Sunday, June 6, 2010

Windows Blu-ray Players Comparison

For 2012 comparison of Windows BD playback options check here: 2012 Blu-ray player software reviews

For our 2011 Windows Blu-ray player reviews follow the link: Windows Blu-ray player software 2011


So you've got a Blu-ray Disc drive and are now looking for software to play your bluray disc collection. The first thing you'll notice if you do some research: there are no free players for blu-ray playback. That's because there are license fees to be paid to the patent holders (Sony, Philips and Panasonic) for each BD playing unit made, both software or hardware. For obvious reasons, the possibility of a legit free Blu-ray player software is made redundant by this requirement for the time being. The focus of our article is to review Blu-ray players that are currently available for computers running Windows.

There are 4 commercial packages offering BD playback on Windows. These are CyberLink's PowerDVD 10 Ultra 3D, ArcSoft's TotalMedia Theatre 3 Platinum, Corel's WinDVD 2010 Pro and Roxio's CinePlayer BD. Note that all four companies offer their video playing software in various packages with different options missing in the lower-end versions, but for BD playback you will invariably need the corresponding high-end package in order to be able to play Blu-ray discs. The shorter brand names will be used below for clarity but keep in mind that in all cases the high-end versions of the software are being addressed. For example, PowerDVD will be used instead of PowerDVD 10 Ultra3D, TotalMedia Theatre instead of TotalMedia Theatre 3 Platinum, etc. Also, only 3 Windows Blu-ray player reviews will be listed below because CinePlayer BD does not have a trial version.

Shared Features and Limitations

Before delving into particulars about each Blu-ray player software let's have a look at the features common for all of them. All competitors:
  • Run on Windows 7, Vista or XP.
  • Are BD-Live compliant (player profile 2.0).
  • Offer excellent video quality. Picture quality is virtually undistinguishable on a full HD display between the different players.
  • Play AVCHD files. That's the most common HD video format used by consumer camcorders.
  • Utilize the available Graphics Card to offload calculations from the CPU which should improve performance on lower end systems. In fact, all players will enforce the utilization of the graphics card. As a side effect this hardware acceleration will render some video processing options unavailable during BD playback.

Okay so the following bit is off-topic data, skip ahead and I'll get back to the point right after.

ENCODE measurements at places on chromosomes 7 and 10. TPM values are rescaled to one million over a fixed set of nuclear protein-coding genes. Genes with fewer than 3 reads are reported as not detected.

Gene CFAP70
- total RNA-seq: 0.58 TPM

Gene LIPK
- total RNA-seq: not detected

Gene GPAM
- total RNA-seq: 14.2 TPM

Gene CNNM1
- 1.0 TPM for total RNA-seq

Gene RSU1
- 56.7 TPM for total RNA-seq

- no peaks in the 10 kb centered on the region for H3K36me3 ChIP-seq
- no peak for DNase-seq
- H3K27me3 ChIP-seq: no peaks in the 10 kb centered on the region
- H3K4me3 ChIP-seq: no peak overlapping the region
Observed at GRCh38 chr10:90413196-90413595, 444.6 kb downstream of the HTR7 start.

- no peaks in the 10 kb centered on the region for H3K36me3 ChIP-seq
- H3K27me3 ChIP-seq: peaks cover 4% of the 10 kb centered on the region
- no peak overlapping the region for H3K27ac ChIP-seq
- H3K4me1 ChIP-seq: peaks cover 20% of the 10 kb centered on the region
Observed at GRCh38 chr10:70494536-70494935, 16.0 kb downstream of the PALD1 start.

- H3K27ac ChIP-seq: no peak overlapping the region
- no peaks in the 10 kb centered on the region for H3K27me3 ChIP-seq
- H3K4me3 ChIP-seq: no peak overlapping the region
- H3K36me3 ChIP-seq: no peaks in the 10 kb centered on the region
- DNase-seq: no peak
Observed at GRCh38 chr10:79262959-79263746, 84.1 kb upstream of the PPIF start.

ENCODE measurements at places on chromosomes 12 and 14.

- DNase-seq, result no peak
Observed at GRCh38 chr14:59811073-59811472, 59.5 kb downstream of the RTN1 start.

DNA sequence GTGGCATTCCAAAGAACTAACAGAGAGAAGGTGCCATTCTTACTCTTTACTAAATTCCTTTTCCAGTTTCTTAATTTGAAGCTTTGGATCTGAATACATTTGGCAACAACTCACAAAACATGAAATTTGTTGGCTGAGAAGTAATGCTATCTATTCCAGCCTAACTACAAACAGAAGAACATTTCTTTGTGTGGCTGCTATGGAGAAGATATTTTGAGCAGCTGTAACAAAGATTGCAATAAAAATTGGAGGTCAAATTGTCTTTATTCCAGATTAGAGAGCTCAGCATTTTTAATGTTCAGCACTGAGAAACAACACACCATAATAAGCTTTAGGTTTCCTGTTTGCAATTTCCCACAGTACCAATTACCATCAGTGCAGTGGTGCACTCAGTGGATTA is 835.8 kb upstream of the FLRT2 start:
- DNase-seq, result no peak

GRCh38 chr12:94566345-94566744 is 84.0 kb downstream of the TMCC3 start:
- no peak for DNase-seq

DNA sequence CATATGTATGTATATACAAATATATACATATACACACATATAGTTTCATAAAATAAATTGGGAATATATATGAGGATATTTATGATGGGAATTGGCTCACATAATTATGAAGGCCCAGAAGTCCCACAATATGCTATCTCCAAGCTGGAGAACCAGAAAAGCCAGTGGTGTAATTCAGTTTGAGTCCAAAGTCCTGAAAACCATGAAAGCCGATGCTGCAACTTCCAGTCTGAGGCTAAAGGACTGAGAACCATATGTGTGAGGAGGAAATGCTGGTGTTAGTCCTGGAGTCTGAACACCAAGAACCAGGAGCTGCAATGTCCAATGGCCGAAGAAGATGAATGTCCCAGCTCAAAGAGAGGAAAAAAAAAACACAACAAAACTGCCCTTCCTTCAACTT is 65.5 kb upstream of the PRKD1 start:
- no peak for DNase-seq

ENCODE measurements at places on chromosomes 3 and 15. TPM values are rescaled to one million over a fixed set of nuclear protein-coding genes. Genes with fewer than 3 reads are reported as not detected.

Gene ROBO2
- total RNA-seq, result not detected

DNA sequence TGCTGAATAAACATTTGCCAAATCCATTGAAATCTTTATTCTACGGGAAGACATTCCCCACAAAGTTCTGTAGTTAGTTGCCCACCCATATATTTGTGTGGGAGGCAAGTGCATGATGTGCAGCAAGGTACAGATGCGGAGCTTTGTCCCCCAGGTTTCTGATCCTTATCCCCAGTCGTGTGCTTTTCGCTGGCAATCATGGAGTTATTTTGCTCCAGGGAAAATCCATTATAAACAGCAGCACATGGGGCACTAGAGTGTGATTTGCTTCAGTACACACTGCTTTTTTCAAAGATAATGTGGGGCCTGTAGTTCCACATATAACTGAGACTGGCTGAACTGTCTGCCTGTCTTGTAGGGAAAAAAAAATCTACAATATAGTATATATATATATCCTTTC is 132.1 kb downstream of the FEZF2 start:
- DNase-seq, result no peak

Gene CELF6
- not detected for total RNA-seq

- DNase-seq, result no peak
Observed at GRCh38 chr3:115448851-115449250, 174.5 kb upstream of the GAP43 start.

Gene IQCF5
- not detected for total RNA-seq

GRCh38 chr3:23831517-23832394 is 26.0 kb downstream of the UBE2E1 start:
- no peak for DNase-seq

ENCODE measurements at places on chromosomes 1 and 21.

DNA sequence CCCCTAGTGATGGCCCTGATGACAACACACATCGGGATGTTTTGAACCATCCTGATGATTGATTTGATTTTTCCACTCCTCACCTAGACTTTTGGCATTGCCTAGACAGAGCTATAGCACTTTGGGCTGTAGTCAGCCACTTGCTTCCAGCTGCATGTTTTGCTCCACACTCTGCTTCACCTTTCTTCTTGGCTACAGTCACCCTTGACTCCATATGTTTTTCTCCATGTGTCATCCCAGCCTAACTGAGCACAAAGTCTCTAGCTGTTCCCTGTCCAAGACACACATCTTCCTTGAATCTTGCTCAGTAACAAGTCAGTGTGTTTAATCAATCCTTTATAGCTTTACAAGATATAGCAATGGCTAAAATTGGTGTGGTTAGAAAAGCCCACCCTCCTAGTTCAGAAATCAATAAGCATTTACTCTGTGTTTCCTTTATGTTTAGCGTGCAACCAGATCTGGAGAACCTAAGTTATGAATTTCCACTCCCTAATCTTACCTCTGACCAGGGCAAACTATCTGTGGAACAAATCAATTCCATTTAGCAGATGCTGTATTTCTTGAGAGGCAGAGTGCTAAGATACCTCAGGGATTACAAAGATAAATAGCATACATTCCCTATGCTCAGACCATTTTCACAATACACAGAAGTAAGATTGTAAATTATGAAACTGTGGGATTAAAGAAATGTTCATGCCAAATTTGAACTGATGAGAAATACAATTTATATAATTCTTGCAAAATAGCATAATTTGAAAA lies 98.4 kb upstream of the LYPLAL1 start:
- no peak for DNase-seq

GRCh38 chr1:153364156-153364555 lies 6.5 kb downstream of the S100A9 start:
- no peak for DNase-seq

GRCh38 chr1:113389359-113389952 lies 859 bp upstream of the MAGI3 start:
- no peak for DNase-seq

• Upscale DVDs and non-HD video files.
  • Handle Dolby TrueHD and DTS-HD audio.
  • Support Remote Control.
  • Allow for a limited amount of region setting changes (usually 5).
  • Enforce content protection and disable frame capture when playing Blu-ray discs. Same with clip capture where applicable. Other features may also be disabled for Blu-ray disc content.

Cyberlink's PowerDVD 10 Ultra 3D

PowerDVD is the oldest in the pack being around since 1996. The latest installment is PowerDVD 10 offered in three versions: Standard, Deluxe and Ultra 3D. Ultra 3D is the version capable of BD playback. The flagship feature, suggested by the name (previous high-end installments were called just Ultra), is Blu-ray 3D support. PowerDVD is the first, and currently the only, Blu-ray software player certified by the Blu-ray Disc Association under the Blu-ray 3D standard established in the end of 2009. To fully take advantage of this you will need 3D capable graphics card, display and glasses: for example a NVIDIA 3D Vision Ready kit. And, of course, you will need 3D movies. Some of these are supposed to come out on home video media later this year. A related feature is the ability to transform good old 2D DVDs into 3D with some control over the strength of the effect. An upcoming update is supposed to add the same functionality for more 2D file formats.